Children's Social Competence

Posted on August 11, 2016 by First Last
Why lots of parents complaining about their children are shy, don’t want to make new friends, had rough time in the play group or childcare? Large numbers of parents concluded that it is because my child’s personality is too shy, he or she doesn’t like public environment or engage with other children or adults. Is this correct?

Before we going through this, the first concept we have to understand is social competence, what is social competence? Social competence refers to a person’s ability to get along with other people. A child’s social competence is affected by how well she communicates with other children and with adults. A child’s views of himself or herself in relation to his or her family, peers, and the wider world also affect the social competence. Social competence includes knowing what is expected for social interactions, such as making eye contact, taking turns, listening to others, not being aggressive; understanding (or ‘reading’ other people’s facial expressions and gestures; recognizing emotions in others and oneself; and being able to communicate effectively with others, including family members, peers and adults (Parker, 1987).

In a simple understandable way of saying the concept above is social competence is a ability, similar as people learning how to swim, how to ride a bike and so on, again, it is a kind of ability, that needs to be trained and learnt. This is the misconception for large numbers of parents, who simply understand that shy equals to child’s personality and just left out the more important element – social competence.

How the social competence developed?

A child’s social development right starts from the birth. The people around the babies all have impact to them. Don’t understand it wrong, even a baby, who does understand and can observe what people doing and how they interact, and try to imitate all from language, gestures, why of communication, way of listening and so on. The only difference between babies and adults is baby cry to let caregivers know what they need and adults do both verbal and non-verbal channels.

Most children’s social skills increase dramatically during early childhood stage, so it is important to keep in mind that children of the same age may not have the same level of social competence. Research shows that children have distinct personalities and temperaments from birth. Some children may face special challenges when they interact with peers and adults. Thus it is important for parents or caregivers to have the mindset to facilitate children’s social competence learning from the early childhood stage.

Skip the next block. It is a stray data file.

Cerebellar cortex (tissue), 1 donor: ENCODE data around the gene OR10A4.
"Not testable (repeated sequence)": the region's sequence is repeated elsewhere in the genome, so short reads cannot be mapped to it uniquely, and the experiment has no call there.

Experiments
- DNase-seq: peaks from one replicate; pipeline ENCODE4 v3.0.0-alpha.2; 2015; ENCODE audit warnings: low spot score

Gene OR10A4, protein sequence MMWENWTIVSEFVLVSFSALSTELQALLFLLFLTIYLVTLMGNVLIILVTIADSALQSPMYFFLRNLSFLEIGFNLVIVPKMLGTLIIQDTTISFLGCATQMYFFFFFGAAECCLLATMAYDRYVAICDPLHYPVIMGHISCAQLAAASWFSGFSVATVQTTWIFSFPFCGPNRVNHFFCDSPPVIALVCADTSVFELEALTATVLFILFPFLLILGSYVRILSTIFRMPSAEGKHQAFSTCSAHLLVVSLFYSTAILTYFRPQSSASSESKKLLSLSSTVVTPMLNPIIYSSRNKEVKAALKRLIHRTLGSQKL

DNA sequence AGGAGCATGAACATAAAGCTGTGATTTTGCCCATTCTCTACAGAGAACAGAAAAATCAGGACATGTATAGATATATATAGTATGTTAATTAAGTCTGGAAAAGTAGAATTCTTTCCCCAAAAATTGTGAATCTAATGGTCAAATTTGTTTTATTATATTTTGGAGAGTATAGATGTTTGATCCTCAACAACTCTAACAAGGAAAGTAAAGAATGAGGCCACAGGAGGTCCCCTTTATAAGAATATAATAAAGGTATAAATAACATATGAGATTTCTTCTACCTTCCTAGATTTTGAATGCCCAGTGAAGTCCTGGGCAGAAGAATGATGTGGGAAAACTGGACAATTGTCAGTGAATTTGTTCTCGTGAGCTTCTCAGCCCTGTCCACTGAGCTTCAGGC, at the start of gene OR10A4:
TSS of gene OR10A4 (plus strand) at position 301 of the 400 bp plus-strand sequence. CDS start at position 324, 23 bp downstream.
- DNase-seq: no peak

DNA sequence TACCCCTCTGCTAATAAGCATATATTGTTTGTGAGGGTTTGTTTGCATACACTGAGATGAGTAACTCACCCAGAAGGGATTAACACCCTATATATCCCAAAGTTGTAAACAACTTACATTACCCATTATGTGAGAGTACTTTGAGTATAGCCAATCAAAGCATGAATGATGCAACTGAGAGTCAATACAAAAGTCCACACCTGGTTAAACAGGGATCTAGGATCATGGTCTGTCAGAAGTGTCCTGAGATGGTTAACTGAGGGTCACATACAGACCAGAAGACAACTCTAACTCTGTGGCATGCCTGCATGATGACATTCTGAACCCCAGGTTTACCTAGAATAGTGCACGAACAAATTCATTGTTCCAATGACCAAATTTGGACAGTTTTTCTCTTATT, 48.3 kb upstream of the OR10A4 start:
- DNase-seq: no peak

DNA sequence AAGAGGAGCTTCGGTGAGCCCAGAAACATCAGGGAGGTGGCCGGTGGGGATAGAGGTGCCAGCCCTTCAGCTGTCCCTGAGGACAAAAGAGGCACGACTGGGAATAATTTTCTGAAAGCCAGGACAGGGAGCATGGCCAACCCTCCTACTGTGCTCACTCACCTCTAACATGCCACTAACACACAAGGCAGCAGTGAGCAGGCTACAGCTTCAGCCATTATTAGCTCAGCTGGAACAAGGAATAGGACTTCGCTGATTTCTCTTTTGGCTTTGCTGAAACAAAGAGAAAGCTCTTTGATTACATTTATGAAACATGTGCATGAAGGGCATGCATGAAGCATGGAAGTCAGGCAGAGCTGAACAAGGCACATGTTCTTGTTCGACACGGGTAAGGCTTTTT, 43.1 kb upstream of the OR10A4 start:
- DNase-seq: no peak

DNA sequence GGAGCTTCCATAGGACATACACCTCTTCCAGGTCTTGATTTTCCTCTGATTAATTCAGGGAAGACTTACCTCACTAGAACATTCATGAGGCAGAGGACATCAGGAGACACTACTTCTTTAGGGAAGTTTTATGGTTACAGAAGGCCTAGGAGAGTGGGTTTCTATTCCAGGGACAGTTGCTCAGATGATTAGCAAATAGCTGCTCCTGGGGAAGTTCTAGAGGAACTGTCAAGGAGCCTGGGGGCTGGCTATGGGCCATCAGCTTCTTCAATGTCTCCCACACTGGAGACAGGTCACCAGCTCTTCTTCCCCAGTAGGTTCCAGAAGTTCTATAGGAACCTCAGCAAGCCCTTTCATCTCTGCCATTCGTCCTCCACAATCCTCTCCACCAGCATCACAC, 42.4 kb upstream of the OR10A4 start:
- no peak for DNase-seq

A good example is that children use rough hands for snatching toys from other children. Apparently it is a stage around two years (as known ‘terrible two’), which is true, at this stage, the most effective way for children to express themselves is to use their hands just snatch what they want from others rather using verbal communication, it is part of the learning curve. However, as parents, we can not just simply ignore what has happened, a proper guidance is needed to set the foundation of social competence for children to cope with in more complex situation at daycare.

Furthermore, in a social context, how confident the parents are directly impact on what children’s confidence level. I have mentioned it to many parents that as many years of operating childcare experience in New Zealand, I can easily see what a child’s parents behave in the public and what child(ren)’s confidence level and way of interact with other children and teachers. What I found fascinating was large numbers of parents when drop off children to childcare or pick up from the childcare, just simply go in and engage to their child(ren) rather than being aware of what surrounding environment, such as what has happened? What is happening? What other children are doing? And What teachers are doing and so on. By doing this, because of limited of language understanding, children will also focus on parents’ non-verbal activities, if far too focus on children, which will somehow confuse the children and they could also interpret that my mum or dad not that confident among adults environment in the daycare for some cases. This is a good example to illustrate what we need to be doing in the public setup to demonstrate what a confident person looks like and how they act and react. This is a role modelling for children to gain social competence from real life situations.

As for a migrant, children and family members experience multiple cultures, behavior that is appropriate or effective in one culture may be less so in another culture. Children from diverse cultural and family backgrounds thus may need help in bridging their differences and in finding ways to learn from and enjoy one another. The parents, as the very first teacher, we have to keep learning as well, for a different culture, we as parents need to understand what is the mainstream core value proposition, then we can proper assist our child(ren) to learn.

Any queries or need further information, all Happy Tots staff are happy to assist, you could either call us on 0800 20 8000 or email us on

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